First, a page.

Reprinted from Faith and Philosophy: Journal of the Society of Christian Philosophers vol. 1:3,
(253-271), permanently copyrighted October 1984. Used by permission of the Editor. New
preface by author. Journal web site:
This article is the sole property of Faith and Philosophy. It may not be altered or edited in any
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This data file may not be used without the permission of Faith and Philosophy for resale or the
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Reading: What is the study of Ethics?

A short introduction to a controversial topic: ethics

The following discussion of ethics is retrieved from

The field of ethics (or moral philosophy) involves systematizing, defending, and recommending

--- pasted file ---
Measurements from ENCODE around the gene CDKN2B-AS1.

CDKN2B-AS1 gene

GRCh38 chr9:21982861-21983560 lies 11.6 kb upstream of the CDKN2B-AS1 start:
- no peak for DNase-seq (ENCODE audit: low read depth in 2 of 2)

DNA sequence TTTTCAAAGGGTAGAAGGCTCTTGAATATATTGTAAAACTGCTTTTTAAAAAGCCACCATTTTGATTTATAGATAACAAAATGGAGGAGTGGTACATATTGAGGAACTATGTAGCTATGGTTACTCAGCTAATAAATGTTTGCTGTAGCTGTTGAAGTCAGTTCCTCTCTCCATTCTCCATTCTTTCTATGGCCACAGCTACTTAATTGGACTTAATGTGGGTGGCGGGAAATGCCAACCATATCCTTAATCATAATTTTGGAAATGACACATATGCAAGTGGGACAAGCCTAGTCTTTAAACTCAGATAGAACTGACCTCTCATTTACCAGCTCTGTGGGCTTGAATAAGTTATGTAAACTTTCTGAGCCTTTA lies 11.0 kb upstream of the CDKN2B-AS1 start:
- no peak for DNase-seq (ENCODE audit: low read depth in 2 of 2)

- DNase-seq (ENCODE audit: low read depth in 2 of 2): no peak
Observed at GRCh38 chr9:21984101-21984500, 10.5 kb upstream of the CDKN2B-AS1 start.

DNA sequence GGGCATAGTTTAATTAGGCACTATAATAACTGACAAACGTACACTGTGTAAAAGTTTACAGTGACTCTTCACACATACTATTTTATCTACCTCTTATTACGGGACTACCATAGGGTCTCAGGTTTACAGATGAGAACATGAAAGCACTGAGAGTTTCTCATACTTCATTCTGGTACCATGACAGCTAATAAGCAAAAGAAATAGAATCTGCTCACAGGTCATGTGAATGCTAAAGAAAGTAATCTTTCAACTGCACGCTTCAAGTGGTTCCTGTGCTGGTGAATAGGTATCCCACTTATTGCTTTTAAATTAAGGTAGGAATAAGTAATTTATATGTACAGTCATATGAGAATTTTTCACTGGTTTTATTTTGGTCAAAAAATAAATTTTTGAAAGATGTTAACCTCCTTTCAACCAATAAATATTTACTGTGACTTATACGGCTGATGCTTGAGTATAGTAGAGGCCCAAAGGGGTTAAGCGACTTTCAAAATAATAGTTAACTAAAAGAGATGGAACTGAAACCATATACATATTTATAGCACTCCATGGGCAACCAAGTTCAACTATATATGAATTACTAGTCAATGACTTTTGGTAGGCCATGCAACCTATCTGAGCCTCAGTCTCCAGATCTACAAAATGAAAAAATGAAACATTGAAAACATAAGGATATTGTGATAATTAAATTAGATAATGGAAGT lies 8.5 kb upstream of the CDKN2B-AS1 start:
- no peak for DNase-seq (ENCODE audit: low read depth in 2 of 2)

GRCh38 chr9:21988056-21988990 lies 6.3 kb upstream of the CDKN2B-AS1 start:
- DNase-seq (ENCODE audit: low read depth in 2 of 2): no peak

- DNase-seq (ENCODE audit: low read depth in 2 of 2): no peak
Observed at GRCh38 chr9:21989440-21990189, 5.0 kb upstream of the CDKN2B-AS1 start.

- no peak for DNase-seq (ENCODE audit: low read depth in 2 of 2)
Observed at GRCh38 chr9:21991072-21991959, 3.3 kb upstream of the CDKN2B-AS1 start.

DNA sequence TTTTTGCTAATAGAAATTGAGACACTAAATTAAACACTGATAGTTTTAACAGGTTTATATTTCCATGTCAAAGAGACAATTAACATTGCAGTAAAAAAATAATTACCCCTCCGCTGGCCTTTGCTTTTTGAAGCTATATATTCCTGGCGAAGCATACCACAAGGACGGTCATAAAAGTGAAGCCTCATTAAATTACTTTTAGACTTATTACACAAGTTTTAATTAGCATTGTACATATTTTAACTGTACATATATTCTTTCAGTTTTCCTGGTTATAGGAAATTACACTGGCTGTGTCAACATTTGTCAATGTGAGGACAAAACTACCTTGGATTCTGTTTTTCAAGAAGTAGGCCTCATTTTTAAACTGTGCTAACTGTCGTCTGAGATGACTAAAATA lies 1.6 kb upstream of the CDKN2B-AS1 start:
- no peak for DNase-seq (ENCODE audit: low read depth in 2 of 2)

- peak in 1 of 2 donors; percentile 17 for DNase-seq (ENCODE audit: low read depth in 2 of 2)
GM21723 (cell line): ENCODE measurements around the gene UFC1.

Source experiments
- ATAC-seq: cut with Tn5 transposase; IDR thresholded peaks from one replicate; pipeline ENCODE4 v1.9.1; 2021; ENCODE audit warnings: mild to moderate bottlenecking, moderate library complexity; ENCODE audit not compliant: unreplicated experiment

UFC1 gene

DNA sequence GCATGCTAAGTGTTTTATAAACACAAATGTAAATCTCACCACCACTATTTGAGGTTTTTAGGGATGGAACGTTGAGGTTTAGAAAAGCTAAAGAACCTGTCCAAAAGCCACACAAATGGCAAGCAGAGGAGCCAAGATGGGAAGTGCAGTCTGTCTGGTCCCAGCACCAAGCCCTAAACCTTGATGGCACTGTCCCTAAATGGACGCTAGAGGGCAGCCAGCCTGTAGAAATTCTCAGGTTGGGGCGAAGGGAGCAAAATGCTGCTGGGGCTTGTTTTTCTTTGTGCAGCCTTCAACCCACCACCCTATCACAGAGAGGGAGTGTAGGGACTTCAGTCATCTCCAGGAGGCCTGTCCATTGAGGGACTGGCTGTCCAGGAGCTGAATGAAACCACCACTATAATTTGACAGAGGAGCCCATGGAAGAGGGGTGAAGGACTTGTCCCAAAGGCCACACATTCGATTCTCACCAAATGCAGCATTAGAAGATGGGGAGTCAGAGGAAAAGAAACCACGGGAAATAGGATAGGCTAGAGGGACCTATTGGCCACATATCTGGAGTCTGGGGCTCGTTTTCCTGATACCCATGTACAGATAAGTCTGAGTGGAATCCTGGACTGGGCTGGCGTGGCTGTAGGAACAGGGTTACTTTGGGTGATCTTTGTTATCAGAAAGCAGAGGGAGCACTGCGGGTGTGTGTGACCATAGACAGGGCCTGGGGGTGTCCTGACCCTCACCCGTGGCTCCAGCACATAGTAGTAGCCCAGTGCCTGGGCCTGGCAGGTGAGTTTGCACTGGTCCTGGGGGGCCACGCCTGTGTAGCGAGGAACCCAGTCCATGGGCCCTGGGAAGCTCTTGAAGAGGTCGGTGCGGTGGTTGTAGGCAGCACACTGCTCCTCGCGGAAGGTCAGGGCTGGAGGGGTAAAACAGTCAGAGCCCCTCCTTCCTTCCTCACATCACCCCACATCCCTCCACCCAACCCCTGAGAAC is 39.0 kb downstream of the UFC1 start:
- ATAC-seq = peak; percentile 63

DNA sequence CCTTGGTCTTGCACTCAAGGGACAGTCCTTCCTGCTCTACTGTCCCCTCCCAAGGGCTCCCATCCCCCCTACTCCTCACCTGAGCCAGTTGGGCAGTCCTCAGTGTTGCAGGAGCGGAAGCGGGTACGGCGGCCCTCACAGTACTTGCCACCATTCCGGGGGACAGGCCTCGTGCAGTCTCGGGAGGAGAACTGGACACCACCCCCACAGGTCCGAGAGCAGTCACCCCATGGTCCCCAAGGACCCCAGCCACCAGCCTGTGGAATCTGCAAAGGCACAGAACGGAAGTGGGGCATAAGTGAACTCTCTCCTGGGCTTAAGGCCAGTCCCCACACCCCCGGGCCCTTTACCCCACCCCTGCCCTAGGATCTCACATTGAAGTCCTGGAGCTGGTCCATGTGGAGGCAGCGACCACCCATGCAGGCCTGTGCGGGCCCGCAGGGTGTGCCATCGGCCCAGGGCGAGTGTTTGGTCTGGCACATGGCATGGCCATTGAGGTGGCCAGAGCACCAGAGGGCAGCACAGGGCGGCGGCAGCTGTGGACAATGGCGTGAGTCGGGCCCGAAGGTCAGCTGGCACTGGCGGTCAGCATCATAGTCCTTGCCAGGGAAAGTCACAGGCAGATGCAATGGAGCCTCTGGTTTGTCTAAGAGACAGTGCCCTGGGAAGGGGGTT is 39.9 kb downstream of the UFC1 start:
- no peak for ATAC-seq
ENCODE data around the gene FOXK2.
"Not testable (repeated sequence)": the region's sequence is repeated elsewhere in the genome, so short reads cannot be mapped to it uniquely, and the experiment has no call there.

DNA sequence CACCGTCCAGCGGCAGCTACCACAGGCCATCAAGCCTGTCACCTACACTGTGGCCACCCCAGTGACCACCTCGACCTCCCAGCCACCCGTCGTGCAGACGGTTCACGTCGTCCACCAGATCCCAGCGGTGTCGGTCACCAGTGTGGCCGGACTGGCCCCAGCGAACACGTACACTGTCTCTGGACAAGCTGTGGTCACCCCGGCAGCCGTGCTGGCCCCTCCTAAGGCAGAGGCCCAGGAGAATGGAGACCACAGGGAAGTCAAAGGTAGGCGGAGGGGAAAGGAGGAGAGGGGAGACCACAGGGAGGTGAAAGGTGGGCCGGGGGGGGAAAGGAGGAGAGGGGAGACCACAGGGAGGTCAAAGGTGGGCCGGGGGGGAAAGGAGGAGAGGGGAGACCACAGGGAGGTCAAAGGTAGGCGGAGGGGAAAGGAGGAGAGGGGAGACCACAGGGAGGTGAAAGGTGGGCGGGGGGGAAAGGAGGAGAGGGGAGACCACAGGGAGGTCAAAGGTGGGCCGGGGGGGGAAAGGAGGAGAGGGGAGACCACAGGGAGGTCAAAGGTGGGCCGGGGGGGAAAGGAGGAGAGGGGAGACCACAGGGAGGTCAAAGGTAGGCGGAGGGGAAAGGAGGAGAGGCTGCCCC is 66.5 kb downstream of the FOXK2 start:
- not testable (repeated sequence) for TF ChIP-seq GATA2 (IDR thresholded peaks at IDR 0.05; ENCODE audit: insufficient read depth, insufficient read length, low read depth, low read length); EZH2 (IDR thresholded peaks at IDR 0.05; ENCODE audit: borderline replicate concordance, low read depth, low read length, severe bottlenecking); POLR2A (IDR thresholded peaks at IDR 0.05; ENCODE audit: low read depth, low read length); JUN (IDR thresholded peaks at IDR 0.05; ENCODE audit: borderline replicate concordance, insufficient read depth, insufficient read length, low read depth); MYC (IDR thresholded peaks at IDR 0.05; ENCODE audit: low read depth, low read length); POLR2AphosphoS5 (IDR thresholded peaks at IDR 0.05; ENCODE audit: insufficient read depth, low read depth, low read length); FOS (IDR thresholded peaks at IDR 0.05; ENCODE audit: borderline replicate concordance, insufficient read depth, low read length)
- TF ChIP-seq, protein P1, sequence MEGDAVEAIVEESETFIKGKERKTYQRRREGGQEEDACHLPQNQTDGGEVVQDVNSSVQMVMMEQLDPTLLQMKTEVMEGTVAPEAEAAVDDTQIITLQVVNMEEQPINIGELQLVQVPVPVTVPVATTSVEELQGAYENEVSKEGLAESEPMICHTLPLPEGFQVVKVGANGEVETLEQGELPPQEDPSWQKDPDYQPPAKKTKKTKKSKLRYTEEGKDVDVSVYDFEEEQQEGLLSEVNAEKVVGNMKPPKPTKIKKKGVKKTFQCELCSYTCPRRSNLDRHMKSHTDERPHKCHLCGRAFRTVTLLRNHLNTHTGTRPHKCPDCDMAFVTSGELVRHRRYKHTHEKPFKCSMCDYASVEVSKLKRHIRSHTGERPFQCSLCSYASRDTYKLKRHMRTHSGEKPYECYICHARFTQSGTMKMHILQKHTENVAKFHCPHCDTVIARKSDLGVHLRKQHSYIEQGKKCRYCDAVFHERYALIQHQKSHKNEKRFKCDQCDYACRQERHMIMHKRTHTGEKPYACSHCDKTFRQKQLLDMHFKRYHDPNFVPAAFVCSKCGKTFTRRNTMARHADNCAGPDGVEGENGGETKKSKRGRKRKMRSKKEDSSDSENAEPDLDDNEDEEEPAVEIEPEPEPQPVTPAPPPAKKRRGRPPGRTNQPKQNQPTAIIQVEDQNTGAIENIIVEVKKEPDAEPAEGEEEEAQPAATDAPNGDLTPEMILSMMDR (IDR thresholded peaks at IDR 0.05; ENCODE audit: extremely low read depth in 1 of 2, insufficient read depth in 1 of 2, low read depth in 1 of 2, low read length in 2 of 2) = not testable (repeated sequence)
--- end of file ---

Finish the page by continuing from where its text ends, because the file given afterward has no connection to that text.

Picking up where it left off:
concepts of right and wrong behavior. Philosophers today usually divide ethical theories into
three general subject areas: metaethics, normative ethics, and applied
ethics. Metaethics investigates where our ethical principles come from, and what they mean.
Are they merely social inventions? Do they involve more than expressions of our individual
emotions? Metaethical answers to these questions focus on the issues of universal truths, the
will of God, the role of reason in ethical judgments, and the meaning of ethical terms
themselves. Normative ethics takes on a more practical task, which is to arrive at moral
standards that regulate right and wrong conduct. This may involve articulating the good habits
that we should acquire, the duties that we should follow, or the consequences of our behavior